Friday, July 2, 2010

I'm Sick of Hearing about Eclipse (from Emily)

and about that author in general. The literary community at BYU is still trying to forget she is at all connected to us.

But Womanist Musings wrote an interesting review of the most recent vamp flick. In this review you'll find a discussion of the "it's just entertainment so the social implications don't matter," argument. (An argument my LDS friends should be very wary of, if I might be so presumptuous to say so). But you'll also find a critique of how feminism does and doesn't play into the movie, and a critique of how racial stereotypes play in. I am particularly intrigued by the section where she discusses the objectification of Jacob. Do the film and the audience objectify him from a racist standpoint?

But here's another question. Does the author of this post go too far by pulling Stephanie Meyer's religion into her critique? As a member of the same faith (and an alumn of the same major at the same university, to boot!) I'm pretty horrified by how the twisted non-doctrinal, BYU-culture, and Utah-culture phenomenons have shown up in that book. But is it ever, ever, ever fair to critique a piece of artwork for the creator's religion?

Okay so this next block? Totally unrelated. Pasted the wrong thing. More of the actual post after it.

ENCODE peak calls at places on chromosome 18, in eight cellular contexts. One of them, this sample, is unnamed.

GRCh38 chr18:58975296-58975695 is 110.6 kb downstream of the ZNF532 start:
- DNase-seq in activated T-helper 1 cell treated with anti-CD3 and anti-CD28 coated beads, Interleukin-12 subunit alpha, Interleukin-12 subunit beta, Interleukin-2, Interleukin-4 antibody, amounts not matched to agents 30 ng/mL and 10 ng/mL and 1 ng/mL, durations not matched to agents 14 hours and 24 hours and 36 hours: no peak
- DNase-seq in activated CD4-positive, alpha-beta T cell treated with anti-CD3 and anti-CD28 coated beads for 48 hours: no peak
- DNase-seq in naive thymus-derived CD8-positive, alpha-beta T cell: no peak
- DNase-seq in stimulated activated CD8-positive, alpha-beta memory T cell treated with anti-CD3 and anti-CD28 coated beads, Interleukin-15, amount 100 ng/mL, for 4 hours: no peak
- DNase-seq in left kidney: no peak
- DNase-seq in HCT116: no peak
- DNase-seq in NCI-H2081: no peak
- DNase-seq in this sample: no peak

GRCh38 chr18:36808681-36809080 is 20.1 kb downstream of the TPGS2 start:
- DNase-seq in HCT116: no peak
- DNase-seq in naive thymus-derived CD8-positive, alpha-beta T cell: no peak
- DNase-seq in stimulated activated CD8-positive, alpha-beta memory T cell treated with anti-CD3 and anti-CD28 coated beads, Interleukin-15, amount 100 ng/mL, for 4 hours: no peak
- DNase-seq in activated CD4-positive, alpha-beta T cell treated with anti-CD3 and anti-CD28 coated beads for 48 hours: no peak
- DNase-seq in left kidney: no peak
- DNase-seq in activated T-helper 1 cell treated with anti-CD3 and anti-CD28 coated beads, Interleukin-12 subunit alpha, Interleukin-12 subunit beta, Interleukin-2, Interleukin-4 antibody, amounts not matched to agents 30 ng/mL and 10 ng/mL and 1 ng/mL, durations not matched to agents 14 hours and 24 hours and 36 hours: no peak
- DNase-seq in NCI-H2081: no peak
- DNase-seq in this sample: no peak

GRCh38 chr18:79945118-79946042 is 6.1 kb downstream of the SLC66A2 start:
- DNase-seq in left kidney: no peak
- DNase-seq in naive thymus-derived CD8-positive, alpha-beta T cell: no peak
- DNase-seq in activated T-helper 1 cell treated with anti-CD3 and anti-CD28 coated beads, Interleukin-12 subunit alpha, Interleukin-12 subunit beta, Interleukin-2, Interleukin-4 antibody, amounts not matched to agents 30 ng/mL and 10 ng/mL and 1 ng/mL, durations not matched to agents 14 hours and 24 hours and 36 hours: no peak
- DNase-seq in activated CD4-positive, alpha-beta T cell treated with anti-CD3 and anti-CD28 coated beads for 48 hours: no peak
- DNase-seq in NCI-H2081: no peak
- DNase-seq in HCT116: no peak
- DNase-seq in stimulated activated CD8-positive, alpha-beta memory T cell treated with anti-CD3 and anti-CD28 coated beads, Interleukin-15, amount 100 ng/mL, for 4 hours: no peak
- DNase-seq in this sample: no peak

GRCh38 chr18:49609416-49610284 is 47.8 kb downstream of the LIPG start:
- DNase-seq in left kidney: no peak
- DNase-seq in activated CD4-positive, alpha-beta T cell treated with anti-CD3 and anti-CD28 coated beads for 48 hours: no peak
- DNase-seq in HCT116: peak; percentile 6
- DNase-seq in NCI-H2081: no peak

1 comment:

  1. You know, when we study classical artists we also study their historical and cultural background because it gives the art a context. Art does not exist in a vacuum and while it is important to analyze a work without bringing the author into it, I think it is also important to do the opposite. Stephine Myer's religion, in my opinion, influenced her to make her characters behave unbelievably (and castrate vampires, but hey, I can rant about that elsewhere). I think she's imposed her morals on her characters rather than let her characters organically follow their own morals.